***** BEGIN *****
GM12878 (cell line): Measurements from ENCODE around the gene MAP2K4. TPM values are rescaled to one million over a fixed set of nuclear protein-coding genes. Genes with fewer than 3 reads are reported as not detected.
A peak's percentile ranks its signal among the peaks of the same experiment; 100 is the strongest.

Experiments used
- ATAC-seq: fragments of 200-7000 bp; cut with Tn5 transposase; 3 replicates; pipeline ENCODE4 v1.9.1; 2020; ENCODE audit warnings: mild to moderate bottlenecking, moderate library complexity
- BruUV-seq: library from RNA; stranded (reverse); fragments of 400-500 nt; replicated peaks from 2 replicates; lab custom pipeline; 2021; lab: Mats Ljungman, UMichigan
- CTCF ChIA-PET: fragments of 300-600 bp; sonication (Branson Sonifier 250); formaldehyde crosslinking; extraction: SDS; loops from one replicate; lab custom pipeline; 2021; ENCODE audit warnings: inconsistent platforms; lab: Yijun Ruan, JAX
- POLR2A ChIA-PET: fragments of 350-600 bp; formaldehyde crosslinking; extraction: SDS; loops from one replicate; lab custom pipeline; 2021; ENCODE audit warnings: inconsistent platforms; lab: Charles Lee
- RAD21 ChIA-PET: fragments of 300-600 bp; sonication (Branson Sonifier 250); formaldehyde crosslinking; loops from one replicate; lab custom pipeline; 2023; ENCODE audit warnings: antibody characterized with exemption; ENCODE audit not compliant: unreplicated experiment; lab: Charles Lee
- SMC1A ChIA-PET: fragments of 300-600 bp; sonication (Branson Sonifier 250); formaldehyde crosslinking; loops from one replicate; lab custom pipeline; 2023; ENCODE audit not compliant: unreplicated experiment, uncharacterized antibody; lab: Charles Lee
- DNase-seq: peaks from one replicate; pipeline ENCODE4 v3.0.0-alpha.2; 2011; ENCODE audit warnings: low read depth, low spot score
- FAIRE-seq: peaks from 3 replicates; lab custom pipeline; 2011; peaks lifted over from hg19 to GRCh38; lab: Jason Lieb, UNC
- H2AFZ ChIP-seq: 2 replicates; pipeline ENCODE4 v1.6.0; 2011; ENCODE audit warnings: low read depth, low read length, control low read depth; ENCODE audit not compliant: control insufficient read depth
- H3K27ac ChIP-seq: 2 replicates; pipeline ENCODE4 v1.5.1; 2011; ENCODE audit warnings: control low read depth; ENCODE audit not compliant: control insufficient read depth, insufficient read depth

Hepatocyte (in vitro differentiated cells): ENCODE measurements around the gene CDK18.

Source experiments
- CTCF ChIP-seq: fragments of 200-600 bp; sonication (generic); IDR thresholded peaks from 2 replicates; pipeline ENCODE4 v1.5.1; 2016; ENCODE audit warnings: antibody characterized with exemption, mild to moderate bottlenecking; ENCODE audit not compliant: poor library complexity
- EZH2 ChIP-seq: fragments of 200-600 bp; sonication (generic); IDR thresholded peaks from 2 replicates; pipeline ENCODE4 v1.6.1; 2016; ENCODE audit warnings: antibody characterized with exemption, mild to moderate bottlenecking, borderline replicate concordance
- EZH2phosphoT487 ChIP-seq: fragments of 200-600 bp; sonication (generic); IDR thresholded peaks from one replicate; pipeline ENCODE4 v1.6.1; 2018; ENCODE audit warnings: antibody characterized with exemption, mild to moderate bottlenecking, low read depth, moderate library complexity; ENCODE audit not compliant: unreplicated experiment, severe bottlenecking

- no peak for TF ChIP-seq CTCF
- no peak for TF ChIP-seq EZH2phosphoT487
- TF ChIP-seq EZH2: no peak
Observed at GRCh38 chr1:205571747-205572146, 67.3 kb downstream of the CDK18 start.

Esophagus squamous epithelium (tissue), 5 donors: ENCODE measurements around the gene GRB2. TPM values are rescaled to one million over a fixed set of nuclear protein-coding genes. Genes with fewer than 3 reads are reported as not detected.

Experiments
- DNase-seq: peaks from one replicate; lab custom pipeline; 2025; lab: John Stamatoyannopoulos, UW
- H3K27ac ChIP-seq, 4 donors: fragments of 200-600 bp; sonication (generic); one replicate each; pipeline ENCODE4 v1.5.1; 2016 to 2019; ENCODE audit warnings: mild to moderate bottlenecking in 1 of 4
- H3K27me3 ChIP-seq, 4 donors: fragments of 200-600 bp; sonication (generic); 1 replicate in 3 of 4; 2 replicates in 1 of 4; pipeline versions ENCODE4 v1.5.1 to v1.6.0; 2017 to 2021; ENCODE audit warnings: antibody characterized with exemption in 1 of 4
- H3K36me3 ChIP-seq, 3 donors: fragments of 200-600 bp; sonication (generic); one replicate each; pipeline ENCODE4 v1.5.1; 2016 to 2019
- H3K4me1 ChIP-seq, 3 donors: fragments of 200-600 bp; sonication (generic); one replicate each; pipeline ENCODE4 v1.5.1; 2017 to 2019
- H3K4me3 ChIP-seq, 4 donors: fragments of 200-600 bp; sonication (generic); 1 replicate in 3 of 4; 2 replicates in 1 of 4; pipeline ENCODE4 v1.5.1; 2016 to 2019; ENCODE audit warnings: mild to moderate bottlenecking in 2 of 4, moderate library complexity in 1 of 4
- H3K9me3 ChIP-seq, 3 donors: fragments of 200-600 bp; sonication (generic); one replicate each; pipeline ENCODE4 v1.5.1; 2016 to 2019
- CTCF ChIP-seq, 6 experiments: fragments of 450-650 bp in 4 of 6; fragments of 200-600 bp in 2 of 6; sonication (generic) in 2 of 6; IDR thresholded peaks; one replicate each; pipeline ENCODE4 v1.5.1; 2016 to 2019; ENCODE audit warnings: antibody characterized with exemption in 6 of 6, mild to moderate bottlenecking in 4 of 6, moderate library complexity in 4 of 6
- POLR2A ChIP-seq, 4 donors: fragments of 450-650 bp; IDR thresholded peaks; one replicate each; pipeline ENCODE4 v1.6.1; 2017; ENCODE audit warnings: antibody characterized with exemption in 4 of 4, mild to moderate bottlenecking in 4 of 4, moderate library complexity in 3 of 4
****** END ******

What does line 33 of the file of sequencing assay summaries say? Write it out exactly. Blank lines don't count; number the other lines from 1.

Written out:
- POLR2A ChIP-seq, 4 donors: fragments of 450-650 bp; IDR thresholded peaks; one replicate each; pipeline ENCODE4 v1.6.1; 2017; ENCODE audit warnings: antibody characterized with exemption in 4 of 4, mild to moderate bottlenecking in 4 of 4, moderate library complexity in 3 of 4